Is mortality among under-five children in Nairobi slums seasonal?

  • Mutisya M
  • Orindi B
  • Emina J
 et al. 
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Abstract

OBJECTIVE: To investigate the seasonal pattern of overall mortality among children aged below 5 years living in two informal settlements in Nairobi City.

METHODS: We used data collected from January 2003 to December 2005 in the Nairobi Urban Health and Demographic Surveillance System on demographic events (birth, death, and migration). Analyses of seasonal effects on under-five mortality are based on Poisson regression controlling for sex, age, study site and calendar year.

RESULTS: During the study period, there were 17 878 children below 5 years in the study sites. Overall 436 under-five deaths were recorded. The overall death rate for the under-five children was 19.95 per 1,000 person years. There is a significant seasonal variation of under-five mortality. The mortality risk was significantly higher in the second and third quarters of year than in the fourth quarter (RR = 1.6, CI: 1.3-2.2 and RR = 1.5, CI: 1.1-2.0).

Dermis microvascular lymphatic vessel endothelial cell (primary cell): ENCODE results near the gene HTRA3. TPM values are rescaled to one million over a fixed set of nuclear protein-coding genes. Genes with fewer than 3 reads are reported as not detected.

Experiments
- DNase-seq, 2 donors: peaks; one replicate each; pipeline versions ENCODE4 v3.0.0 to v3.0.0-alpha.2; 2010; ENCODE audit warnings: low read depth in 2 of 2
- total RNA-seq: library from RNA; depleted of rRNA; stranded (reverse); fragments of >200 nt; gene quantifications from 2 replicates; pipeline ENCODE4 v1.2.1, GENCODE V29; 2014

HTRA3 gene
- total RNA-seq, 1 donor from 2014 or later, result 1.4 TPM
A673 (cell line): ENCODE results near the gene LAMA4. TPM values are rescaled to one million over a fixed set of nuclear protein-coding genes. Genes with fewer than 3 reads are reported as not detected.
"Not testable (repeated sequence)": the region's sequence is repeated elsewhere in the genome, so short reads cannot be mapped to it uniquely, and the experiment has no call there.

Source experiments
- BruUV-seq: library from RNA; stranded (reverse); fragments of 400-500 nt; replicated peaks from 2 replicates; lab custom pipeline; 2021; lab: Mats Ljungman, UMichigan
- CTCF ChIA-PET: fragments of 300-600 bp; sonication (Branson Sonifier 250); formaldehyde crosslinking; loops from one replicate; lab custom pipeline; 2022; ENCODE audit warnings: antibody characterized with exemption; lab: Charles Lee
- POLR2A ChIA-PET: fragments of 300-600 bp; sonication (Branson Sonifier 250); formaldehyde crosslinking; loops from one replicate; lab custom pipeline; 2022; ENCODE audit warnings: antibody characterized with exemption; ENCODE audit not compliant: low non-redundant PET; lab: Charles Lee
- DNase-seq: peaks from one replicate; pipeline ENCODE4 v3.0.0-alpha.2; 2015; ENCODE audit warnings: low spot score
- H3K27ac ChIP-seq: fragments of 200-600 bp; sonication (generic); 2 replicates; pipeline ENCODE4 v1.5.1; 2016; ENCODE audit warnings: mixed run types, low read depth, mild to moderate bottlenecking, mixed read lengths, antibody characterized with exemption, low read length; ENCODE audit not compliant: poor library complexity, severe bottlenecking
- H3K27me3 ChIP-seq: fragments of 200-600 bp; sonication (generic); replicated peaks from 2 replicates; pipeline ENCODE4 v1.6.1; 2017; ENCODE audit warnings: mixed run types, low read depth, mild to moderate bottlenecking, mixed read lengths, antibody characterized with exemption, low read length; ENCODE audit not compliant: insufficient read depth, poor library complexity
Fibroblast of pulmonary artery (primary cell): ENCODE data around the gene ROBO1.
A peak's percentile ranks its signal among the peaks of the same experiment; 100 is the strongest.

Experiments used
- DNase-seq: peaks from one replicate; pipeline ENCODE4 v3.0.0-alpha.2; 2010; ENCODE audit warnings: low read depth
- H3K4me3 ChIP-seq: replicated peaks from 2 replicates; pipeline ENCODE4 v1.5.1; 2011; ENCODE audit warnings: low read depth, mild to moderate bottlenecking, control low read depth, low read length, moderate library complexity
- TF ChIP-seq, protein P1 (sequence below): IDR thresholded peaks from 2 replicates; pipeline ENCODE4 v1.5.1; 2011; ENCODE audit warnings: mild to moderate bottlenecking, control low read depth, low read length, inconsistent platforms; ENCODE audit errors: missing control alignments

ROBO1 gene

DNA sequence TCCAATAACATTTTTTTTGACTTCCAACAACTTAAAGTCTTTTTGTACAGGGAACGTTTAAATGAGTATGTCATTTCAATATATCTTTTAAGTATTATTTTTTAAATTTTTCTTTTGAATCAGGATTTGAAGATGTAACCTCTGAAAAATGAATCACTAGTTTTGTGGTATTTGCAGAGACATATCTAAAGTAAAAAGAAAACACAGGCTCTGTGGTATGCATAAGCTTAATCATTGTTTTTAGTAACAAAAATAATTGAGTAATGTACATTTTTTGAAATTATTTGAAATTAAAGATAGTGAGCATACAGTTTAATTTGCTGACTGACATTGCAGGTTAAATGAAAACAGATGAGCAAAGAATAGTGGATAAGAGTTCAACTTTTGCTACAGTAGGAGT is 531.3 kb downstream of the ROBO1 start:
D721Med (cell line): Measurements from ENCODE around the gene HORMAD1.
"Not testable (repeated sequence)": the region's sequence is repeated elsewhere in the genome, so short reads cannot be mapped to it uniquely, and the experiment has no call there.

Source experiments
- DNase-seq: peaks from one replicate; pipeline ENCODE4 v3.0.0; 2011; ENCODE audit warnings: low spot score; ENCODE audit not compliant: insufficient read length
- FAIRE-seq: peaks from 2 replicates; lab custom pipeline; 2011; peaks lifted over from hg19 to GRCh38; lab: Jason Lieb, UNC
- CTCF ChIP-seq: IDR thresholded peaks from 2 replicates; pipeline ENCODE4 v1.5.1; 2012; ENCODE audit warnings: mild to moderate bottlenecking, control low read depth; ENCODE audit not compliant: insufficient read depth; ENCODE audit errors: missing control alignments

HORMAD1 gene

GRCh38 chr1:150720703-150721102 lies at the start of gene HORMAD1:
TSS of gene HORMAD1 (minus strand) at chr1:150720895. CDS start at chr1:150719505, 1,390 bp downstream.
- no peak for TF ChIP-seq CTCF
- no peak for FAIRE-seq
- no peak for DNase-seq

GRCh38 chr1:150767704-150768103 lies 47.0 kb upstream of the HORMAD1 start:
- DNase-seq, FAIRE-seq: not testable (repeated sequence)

CONCLUSION: This paper demonstrates that overall mortality among under-five children in the urban poor is seasonal. Overall during the second quarter of the year, the death rate increases by nearly twofold. This evidence generated here may help to support well targeted interventions in reducing under-five mortality in the slums.

Author-supplied keywords

  • Season
  • Slum
  • Under-five mortality
  • Urban poor

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